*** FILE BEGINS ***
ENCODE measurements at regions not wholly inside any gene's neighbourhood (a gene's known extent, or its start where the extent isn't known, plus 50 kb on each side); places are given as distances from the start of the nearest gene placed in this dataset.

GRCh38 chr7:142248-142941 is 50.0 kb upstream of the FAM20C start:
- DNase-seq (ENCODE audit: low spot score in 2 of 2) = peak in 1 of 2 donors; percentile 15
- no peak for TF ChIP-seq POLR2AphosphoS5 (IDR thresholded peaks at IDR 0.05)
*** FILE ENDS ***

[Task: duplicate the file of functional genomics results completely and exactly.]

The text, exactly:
ENCODE measurements at regions not wholly inside any gene's neighbourhood (a gene's known extent, or its start where the extent isn't known, plus 50 kb on each side); places are given as distances from the start of the nearest gene placed in this dataset.

GRCh38 chr7:142248-142941 is 50.0 kb upstream of the FAM20C start:
- DNase-seq (ENCODE audit: low spot score in 2 of 2) = peak in 1 of 2 donors; percentile 15
- no peak for TF ChIP-seq POLR2AphosphoS5 (IDR thresholded peaks at IDR 0.05)